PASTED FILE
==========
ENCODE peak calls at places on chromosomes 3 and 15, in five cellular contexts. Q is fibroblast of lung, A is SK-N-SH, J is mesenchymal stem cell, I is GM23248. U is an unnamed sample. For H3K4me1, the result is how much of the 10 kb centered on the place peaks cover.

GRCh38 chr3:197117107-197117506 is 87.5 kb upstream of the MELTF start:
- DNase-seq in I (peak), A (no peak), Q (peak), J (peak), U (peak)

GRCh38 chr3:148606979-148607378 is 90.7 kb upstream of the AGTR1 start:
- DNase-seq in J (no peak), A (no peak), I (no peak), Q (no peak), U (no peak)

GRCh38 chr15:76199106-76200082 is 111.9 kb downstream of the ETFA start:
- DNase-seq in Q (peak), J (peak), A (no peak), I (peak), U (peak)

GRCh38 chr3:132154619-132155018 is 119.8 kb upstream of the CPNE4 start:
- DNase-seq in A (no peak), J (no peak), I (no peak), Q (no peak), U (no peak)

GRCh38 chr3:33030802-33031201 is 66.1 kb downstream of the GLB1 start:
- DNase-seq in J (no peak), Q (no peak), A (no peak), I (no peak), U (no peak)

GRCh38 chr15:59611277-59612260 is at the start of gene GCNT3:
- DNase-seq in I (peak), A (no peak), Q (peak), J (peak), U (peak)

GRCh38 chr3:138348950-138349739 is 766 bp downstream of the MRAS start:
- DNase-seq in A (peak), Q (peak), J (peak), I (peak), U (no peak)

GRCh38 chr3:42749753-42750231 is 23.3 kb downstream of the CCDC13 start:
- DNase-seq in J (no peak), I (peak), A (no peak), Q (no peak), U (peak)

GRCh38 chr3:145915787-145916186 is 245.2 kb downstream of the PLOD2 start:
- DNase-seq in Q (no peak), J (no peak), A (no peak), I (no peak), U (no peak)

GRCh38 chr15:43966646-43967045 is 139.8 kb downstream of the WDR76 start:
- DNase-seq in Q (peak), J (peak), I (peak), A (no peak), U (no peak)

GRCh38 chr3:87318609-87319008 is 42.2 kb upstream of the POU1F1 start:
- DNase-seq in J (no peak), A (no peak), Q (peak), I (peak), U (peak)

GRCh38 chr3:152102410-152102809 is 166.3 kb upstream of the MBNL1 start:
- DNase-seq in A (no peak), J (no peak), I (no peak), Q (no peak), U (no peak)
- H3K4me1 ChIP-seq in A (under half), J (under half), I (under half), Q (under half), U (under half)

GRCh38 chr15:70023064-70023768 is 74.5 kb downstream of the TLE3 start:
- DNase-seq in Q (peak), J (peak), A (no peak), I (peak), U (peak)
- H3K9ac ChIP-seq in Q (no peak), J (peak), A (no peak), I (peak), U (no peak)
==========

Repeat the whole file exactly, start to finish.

ENCODE peak calls at places on chromosomes 3 and 15, in five cellular contexts. Q is fibroblast of lung, A is SK-N-SH, J is mesenchymal stem cell, I is GM23248. U is an unnamed sample. For H3K4me1, the result is how much of the 10 kb centered on the place peaks cover.

GRCh38 chr3:197117107-197117506 is 87.5 kb upstream of the MELTF start:
- DNase-seq in I (peak), A (no peak), Q (peak), J (peak), U (peak)

GRCh38 chr3:148606979-148607378 is 90.7 kb upstream of the AGTR1 start:
- DNase-seq in J (no peak), A (no peak), I (no peak), Q (no peak), U (no peak)

GRCh38 chr15:76199106-76200082 is 111.9 kb downstream of the ETFA start:
- DNase-seq in Q (peak), J (peak), A (no peak), I (peak), U (peak)

GRCh38 chr3:132154619-132155018 is 119.8 kb upstream of the CPNE4 start:
- DNase-seq in A (no peak), J (no peak), I (no peak), Q (no peak), U (no peak)

GRCh38 chr3:33030802-33031201 is 66.1 kb downstream of the GLB1 start:
- DNase-seq in J (no peak), Q (no peak), A (no peak), I (no peak), U (no peak)

GRCh38 chr15:59611277-59612260 is at the start of gene GCNT3:
- DNase-seq in I (peak), A (no peak), Q (peak), J (peak), U (peak)

GRCh38 chr3:138348950-138349739 is 766 bp downstream of the MRAS start:
- DNase-seq in A (peak), Q (peak), J (peak), I (peak), U (no peak)

GRCh38 chr3:42749753-42750231 is 23.3 kb downstream of the CCDC13 start:
- DNase-seq in J (no peak), I (peak), A (no peak), Q (no peak), U (peak)

GRCh38 chr3:145915787-145916186 is 245.2 kb downstream of the PLOD2 start:
- DNase-seq in Q (no peak), J (no peak), A (no peak), I (no peak), U (no peak)

GRCh38 chr15:43966646-43967045 is 139.8 kb downstream of the WDR76 start:
- DNase-seq in Q (peak), J (peak), I (peak), A (no peak), U (no peak)

GRCh38 chr3:87318609-87319008 is 42.2 kb upstream of the POU1F1 start:
- DNase-seq in J (no peak), A (no peak), Q (peak), I (peak), U (peak)

GRCh38 chr3:152102410-152102809 is 166.3 kb upstream of the MBNL1 start:
- DNase-seq in A (no peak), J (no peak), I (no peak), Q (no peak), U (no peak)
- H3K4me1 ChIP-seq in A (under half), J (under half), I (under half), Q (under half), U (under half)

GRCh38 chr15:70023064-70023768 is 74.5 kb downstream of the TLE3 start:
- DNase-seq in Q (peak), J (peak), A (no peak), I (peak), U (peak)
- H3K9ac ChIP-seq in Q (no peak), J (peak), A (no peak), I (peak), U (no peak)